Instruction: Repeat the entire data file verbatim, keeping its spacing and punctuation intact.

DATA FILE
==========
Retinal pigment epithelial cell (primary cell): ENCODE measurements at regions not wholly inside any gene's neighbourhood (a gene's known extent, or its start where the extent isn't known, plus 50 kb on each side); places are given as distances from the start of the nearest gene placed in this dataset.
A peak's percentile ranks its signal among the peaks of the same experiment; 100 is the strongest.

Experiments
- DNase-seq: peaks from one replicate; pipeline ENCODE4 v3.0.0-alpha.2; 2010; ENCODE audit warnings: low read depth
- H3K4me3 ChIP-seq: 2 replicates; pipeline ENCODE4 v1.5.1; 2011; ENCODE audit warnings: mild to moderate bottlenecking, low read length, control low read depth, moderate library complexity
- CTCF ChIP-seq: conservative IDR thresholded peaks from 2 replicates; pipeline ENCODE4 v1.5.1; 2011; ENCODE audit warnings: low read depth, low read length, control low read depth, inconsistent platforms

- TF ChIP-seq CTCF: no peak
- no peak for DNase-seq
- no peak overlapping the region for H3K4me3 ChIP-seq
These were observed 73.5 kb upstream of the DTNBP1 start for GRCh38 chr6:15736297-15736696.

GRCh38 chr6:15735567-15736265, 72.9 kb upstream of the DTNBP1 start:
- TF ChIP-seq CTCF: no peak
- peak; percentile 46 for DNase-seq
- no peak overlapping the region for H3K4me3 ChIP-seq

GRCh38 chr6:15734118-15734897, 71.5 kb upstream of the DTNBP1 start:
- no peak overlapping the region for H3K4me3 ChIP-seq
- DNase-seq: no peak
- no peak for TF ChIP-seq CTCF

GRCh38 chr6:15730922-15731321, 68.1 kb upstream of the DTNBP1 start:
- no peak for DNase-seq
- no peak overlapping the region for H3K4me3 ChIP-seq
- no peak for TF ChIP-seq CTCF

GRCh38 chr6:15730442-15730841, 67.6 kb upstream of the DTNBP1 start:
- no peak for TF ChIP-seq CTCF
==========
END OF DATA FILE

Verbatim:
Retinal pigment epithelial cell (primary cell): ENCODE measurements at regions not wholly inside any gene's neighbourhood (a gene's known extent, or its start where the extent isn't known, plus 50 kb on each side); places are given as distances from the start of the nearest gene placed in this dataset.
A peak's percentile ranks its signal among the peaks of the same experiment; 100 is the strongest.

Experiments
- DNase-seq: peaks from one replicate; pipeline ENCODE4 v3.0.0-alpha.2; 2010; ENCODE audit warnings: low read depth
- H3K4me3 ChIP-seq: 2 replicates; pipeline ENCODE4 v1.5.1; 2011; ENCODE audit warnings: mild to moderate bottlenecking, low read length, control low read depth, moderate library complexity
- CTCF ChIP-seq: conservative IDR thresholded peaks from 2 replicates; pipeline ENCODE4 v1.5.1; 2011; ENCODE audit warnings: low read depth, low read length, control low read depth, inconsistent platforms

- TF ChIP-seq CTCF: no peak
- no peak for DNase-seq
- no peak overlapping the region for H3K4me3 ChIP-seq
These were observed 73.5 kb upstream of the DTNBP1 start for GRCh38 chr6:15736297-15736696.

GRCh38 chr6:15735567-15736265, 72.9 kb upstream of the DTNBP1 start:
- TF ChIP-seq CTCF: no peak
- peak; percentile 46 for DNase-seq
- no peak overlapping the region for H3K4me3 ChIP-seq

GRCh38 chr6:15734118-15734897, 71.5 kb upstream of the DTNBP1 start:
- no peak overlapping the region for H3K4me3 ChIP-seq
- DNase-seq: no peak
- no peak for TF ChIP-seq CTCF

GRCh38 chr6:15730922-15731321, 68.1 kb upstream of the DTNBP1 start:
- no peak for DNase-seq
- no peak overlapping the region for H3K4me3 ChIP-seq
- no peak for TF ChIP-seq CTCF

GRCh38 chr6:15730442-15730841, 67.6 kb upstream of the DTNBP1 start:
- no peak for TF ChIP-seq CTCF